Computer history

Book Review: The Pentium Chronicles

The Pentium Chronicles
The People, Passion, and Politics behind Intel's Landmark Chips
by Robert P. Colwell
John Wiley & Sons, 2006.

Bob Colwell was the lead architect of the Intel P6 project, which was eventually released as the Pentium Pro processor. The marketing name suggests only a small evolutionary improvement over the original Pentium, but the engineering reality is far different. The original Pentium (P5) was designed at Intel’s original facilities in California, by many of the same engineers that had worked on the 80486 and 80386. The P6, by contrast, was designed by a brand new team in Oregon, charged with the weighty task of securing Intel’s dominance of the microprocessor world by bringing the full range of RISC techniques to the x86 platform. The first engineer to join that project was Bob Colwell.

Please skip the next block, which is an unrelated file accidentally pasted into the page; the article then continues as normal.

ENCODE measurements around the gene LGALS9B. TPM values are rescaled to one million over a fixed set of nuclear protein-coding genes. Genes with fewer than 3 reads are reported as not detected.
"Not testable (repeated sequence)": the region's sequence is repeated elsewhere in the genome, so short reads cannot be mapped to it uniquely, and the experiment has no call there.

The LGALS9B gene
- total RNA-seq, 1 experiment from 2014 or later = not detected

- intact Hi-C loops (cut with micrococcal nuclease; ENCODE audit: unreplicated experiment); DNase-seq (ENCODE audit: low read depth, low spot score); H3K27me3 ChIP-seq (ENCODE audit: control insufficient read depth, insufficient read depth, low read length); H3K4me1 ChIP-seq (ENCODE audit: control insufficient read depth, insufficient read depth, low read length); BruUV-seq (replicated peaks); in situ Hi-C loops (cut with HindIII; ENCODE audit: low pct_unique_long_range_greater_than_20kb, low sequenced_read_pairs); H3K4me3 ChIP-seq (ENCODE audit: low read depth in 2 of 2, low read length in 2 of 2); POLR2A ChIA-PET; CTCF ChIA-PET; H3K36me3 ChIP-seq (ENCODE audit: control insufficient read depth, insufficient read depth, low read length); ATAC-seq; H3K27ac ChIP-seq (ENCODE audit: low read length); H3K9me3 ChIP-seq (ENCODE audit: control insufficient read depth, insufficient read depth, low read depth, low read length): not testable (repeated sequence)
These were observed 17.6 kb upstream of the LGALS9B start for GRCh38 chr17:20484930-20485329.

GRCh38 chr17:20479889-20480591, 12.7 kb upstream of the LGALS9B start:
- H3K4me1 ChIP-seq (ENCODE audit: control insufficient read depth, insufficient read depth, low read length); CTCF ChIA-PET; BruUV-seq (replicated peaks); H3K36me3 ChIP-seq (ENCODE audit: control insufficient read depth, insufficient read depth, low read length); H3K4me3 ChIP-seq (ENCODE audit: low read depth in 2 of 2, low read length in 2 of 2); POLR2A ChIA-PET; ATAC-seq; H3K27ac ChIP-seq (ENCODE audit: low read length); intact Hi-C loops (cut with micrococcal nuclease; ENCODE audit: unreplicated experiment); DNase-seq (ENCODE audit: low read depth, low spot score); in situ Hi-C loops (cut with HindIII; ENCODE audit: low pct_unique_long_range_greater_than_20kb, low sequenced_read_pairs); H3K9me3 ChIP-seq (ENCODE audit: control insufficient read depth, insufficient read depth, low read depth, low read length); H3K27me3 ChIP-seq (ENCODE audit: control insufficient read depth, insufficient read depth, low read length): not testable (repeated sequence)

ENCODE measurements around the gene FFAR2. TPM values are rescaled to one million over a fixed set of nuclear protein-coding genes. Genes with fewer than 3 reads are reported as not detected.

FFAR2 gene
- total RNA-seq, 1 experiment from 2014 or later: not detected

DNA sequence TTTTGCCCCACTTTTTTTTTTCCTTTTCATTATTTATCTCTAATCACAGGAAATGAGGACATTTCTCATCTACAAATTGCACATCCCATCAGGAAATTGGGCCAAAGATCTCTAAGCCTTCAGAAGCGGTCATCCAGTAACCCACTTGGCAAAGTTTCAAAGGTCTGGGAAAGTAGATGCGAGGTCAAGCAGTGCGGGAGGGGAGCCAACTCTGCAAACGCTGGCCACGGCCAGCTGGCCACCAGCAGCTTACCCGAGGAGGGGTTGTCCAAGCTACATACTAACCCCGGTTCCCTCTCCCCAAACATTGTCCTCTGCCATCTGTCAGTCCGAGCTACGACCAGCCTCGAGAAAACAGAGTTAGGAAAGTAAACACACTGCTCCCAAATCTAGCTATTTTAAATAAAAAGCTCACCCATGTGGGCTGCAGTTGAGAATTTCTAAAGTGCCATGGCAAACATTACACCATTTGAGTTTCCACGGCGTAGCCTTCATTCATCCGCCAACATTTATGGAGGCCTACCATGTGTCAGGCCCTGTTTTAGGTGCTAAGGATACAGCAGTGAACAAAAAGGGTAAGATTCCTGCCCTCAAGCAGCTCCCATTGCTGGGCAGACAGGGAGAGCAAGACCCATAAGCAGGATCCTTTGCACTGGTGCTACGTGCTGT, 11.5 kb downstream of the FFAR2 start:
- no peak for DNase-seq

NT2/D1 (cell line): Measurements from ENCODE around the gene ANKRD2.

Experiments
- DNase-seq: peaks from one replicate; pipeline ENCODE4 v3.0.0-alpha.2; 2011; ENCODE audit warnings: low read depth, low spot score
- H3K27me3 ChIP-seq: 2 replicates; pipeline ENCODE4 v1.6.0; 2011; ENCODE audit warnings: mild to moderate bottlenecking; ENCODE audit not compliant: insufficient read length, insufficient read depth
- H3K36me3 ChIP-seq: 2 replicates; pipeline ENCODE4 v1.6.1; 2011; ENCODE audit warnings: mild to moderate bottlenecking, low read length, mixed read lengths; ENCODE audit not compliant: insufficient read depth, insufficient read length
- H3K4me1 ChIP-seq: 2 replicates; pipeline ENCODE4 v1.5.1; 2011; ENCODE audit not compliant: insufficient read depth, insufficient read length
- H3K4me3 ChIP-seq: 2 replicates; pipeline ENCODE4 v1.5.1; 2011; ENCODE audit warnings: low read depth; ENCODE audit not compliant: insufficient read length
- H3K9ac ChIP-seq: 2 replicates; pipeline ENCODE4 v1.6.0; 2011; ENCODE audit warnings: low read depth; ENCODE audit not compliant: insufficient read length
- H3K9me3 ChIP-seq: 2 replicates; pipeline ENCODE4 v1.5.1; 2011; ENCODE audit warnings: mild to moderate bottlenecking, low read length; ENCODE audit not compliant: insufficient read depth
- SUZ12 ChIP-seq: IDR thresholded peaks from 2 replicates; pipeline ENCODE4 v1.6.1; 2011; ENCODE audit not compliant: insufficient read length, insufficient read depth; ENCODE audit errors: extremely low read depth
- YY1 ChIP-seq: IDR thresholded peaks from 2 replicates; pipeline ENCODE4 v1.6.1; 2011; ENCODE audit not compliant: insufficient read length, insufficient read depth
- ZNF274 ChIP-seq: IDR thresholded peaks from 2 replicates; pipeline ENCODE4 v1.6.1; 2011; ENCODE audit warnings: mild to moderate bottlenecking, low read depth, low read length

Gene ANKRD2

He also relishes several “I told you so” moments over Intel’s recent stumbles. For example, he was called a “Chicken Little” for pointing out that Intel owed a great deal of its success to missteps by competitors. They shouldn’t pat themselves on the back too much, for at some point, continued speed would no longer be enough to keep Intel on top. He saw the end of the megahertz race in 1998, about five years before Intel slammed into the thermal wall. He also saw Itanium as a hopelessly complicated combination of unprecedented architectural changes, and thought that it should instead have been a proof-of-concept research project.

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